For the reasons well explained by this author, the product obtained at that time in Alba by the excellent Nebbiolo vines, was a sweet and drinkable “vinello”, in some cases even sparkling, poor in robustness and in conservation.

A few years after the predictions of Cyrus Redding, many efforts had been taken by some agronomists in improving quality of the italian wines.

One of them was a prominent figure in the Italian history, the diplomat and director of national unity Camillo Benso, Earl of Cavour. He was so famous as a historical man, that his merits as an agronomist were blurred and almost forgotten, although many significant results were achieved by him in this field as well as in politics. Himself a landowner in the areas of Vercelli and Grinzane, the Earl of Cavour, alongside to his political activity, had a keen interest in modern agronomy, he conducted with scientific and rational methods. An interest driven by the desire to improve the yield of his own lands, and also, in general, the economy of the Kingdom. He managed very successfully to increase production and quality of rice cultivation in the area of Vercelli. Later on, he turned his interest to the improvement in quality of wines. The Marchioness Giulia Falletti di Barolo, a descendant of the medieval lords of La Morra, cooperated in that work. Cavour relied on the advice of a French winemaker and wine merchant whose name was Louis Oudart. The French expert studied the cultivation and vinification of Nebbiolo, confirming the observations made some time before by his British colleague.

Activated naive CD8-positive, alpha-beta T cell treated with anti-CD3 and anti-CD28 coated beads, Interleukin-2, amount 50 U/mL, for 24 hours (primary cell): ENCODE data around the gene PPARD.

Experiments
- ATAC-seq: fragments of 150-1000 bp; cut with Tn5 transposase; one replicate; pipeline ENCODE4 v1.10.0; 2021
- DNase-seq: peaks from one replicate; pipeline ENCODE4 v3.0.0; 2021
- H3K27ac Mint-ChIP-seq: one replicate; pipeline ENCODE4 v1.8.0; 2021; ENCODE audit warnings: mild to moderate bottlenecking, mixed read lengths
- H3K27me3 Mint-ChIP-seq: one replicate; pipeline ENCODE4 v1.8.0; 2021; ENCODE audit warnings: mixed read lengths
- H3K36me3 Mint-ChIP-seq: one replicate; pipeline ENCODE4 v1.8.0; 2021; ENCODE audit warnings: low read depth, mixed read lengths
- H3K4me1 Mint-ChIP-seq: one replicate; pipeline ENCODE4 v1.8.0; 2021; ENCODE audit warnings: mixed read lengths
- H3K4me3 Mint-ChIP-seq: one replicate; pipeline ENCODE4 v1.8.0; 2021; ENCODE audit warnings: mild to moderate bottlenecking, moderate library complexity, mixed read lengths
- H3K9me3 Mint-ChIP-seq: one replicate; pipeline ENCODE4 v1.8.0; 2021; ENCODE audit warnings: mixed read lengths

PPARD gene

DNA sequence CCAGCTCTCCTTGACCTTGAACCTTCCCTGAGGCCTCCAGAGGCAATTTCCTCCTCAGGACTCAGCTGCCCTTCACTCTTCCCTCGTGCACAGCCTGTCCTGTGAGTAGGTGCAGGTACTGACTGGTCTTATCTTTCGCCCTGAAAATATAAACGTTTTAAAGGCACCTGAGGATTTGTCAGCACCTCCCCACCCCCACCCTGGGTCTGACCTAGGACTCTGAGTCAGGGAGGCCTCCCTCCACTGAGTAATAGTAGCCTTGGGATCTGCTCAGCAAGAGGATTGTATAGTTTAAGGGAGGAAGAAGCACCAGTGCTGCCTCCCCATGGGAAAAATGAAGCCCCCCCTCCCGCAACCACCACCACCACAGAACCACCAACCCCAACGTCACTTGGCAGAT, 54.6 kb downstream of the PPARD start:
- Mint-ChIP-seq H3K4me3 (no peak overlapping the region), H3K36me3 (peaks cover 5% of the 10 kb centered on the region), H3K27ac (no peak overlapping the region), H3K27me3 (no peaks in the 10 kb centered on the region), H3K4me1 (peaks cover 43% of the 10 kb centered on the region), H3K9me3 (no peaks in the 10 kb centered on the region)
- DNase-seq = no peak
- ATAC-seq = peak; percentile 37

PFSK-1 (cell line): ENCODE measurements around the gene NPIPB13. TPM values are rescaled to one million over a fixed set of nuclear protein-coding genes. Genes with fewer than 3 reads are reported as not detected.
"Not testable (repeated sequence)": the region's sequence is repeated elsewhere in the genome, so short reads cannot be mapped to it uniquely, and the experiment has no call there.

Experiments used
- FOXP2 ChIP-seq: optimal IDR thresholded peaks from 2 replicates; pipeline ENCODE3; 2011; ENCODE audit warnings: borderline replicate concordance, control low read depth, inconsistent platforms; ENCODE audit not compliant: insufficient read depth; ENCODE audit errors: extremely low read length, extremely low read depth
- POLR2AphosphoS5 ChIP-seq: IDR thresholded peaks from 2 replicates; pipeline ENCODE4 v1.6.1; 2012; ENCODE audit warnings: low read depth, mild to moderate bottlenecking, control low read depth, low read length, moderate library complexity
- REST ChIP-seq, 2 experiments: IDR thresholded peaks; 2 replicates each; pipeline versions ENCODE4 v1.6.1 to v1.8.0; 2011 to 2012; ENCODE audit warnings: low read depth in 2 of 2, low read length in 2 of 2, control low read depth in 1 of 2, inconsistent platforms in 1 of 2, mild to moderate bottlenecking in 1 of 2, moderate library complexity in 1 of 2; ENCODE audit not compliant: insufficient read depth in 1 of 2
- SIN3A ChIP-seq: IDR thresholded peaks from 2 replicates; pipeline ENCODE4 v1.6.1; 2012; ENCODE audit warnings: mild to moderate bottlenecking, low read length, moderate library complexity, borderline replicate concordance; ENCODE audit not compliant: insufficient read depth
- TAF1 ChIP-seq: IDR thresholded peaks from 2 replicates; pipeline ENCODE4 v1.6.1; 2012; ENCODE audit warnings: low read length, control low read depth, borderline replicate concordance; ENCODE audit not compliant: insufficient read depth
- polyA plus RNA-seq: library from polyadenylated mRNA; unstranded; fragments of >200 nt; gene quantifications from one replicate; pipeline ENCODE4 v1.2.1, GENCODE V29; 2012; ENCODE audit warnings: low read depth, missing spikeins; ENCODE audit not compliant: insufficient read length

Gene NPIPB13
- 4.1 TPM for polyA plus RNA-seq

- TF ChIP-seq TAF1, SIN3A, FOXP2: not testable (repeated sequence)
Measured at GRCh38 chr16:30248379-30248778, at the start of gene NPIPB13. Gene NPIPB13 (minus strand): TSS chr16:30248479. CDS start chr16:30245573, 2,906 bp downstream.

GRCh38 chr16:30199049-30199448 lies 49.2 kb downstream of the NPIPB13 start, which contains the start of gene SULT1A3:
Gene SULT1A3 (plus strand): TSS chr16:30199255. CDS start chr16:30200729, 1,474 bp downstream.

Thus, the hints by Cyrus Redding had been eventually applied to Nebbiolo.

Barolo was born as we know it today. Since then, the cultivation of vines and the production of fine wines has achieved an increasing importance in the local economy. The spread of modern agricultural and rational techniques overcame many serious moments of difficulty, due to the outbreak of phylloxera that devastated the vines at the end of the 1800, which was followed, a few years later, by the peronospora.

Once established the improvements, by the Second World War onwards, the Piedmont wines received international recognition of their quality. They are now able to compete with the most prized, historical competitors.

The hills of La Morra, favored by a particularly fine position, contribute largely to the production of today's best Barolo. The wineries operate in compliance with the best practices of wine-making and the vines are grown with taking great care of the environment, our most important common heritage.